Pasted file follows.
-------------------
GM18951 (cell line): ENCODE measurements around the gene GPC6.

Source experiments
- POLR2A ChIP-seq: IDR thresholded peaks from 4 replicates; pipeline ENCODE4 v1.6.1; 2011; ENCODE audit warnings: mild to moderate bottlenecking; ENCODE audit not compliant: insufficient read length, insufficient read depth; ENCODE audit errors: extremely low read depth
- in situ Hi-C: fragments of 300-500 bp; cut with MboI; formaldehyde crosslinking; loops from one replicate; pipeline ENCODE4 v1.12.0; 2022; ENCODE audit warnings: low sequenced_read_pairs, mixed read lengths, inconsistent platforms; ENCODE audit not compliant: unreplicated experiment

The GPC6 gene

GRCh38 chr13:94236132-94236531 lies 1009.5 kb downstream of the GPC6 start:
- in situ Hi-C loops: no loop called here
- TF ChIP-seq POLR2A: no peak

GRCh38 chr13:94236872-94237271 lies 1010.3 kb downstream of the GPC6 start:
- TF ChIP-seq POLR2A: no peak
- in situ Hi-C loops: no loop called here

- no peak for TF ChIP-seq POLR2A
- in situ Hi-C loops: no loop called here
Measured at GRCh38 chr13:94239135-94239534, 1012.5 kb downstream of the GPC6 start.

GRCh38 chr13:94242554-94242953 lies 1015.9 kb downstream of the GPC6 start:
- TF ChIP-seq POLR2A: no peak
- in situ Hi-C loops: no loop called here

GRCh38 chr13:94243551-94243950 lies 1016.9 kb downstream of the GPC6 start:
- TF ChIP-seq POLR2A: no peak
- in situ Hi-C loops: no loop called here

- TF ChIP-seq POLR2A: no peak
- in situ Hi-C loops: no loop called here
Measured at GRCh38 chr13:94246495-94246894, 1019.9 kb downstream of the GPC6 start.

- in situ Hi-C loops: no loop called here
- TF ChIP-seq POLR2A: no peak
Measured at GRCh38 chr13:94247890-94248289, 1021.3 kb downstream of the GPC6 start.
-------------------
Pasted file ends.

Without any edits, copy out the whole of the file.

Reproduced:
GM18951 (cell line): ENCODE measurements around the gene GPC6.

Source experiments
- POLR2A ChIP-seq: IDR thresholded peaks from 4 replicates; pipeline ENCODE4 v1.6.1; 2011; ENCODE audit warnings: mild to moderate bottlenecking; ENCODE audit not compliant: insufficient read length, insufficient read depth; ENCODE audit errors: extremely low read depth
- in situ Hi-C: fragments of 300-500 bp; cut with MboI; formaldehyde crosslinking; loops from one replicate; pipeline ENCODE4 v1.12.0; 2022; ENCODE audit warnings: low sequenced_read_pairs, mixed read lengths, inconsistent platforms; ENCODE audit not compliant: unreplicated experiment

The GPC6 gene

GRCh38 chr13:94236132-94236531 lies 1009.5 kb downstream of the GPC6 start:
- in situ Hi-C loops: no loop called here
- TF ChIP-seq POLR2A: no peak

GRCh38 chr13:94236872-94237271 lies 1010.3 kb downstream of the GPC6 start:
- TF ChIP-seq POLR2A: no peak
- in situ Hi-C loops: no loop called here

- no peak for TF ChIP-seq POLR2A
- in situ Hi-C loops: no loop called here
Measured at GRCh38 chr13:94239135-94239534, 1012.5 kb downstream of the GPC6 start.

GRCh38 chr13:94242554-94242953 lies 1015.9 kb downstream of the GPC6 start:
- TF ChIP-seq POLR2A: no peak
- in situ Hi-C loops: no loop called here

GRCh38 chr13:94243551-94243950 lies 1016.9 kb downstream of the GPC6 start:
- TF ChIP-seq POLR2A: no peak
- in situ Hi-C loops: no loop called here

- TF ChIP-seq POLR2A: no peak
- in situ Hi-C loops: no loop called here
Measured at GRCh38 chr13:94246495-94246894, 1019.9 kb downstream of the GPC6 start.

- in situ Hi-C loops: no loop called here
- TF ChIP-seq POLR2A: no peak
Measured at GRCh38 chr13:94247890-94248289, 1021.3 kb downstream of the GPC6 start.